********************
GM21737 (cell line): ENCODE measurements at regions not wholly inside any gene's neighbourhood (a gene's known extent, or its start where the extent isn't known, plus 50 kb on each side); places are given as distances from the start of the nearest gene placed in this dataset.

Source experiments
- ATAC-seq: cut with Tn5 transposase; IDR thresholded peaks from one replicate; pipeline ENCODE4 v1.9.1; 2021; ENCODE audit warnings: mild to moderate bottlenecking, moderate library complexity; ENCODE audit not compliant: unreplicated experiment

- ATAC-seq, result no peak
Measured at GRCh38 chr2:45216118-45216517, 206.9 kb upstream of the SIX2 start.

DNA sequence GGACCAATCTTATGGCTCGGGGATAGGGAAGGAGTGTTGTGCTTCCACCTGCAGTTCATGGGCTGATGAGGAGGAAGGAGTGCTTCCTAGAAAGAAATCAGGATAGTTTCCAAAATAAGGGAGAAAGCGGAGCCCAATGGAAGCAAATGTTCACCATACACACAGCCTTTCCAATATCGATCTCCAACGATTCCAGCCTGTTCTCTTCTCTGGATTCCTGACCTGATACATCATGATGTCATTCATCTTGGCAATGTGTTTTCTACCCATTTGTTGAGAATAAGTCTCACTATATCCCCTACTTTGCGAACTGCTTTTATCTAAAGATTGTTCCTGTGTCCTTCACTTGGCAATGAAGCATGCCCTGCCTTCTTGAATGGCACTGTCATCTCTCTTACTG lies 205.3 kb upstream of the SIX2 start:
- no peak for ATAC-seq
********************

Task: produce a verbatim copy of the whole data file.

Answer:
GM21737 (cell line): ENCODE measurements at regions not wholly inside any gene's neighbourhood (a gene's known extent, or its start where the extent isn't known, plus 50 kb on each side); places are given as distances from the start of the nearest gene placed in this dataset.

Source experiments
- ATAC-seq: cut with Tn5 transposase; IDR thresholded peaks from one replicate; pipeline ENCODE4 v1.9.1; 2021; ENCODE audit warnings: mild to moderate bottlenecking, moderate library complexity; ENCODE audit not compliant: unreplicated experiment

- ATAC-seq, result no peak
Measured at GRCh38 chr2:45216118-45216517, 206.9 kb upstream of the SIX2 start.

DNA sequence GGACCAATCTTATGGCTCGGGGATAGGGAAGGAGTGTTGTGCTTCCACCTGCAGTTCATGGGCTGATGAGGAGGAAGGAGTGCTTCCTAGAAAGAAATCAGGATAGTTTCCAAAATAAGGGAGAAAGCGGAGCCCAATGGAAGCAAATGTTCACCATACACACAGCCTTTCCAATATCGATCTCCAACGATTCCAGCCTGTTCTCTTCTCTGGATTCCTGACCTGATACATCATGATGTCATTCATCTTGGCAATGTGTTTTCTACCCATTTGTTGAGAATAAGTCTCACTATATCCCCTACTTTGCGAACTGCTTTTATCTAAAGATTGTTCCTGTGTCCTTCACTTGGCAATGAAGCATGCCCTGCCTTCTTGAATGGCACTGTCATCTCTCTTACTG lies 205.3 kb upstream of the SIX2 start:
- no peak for ATAC-seq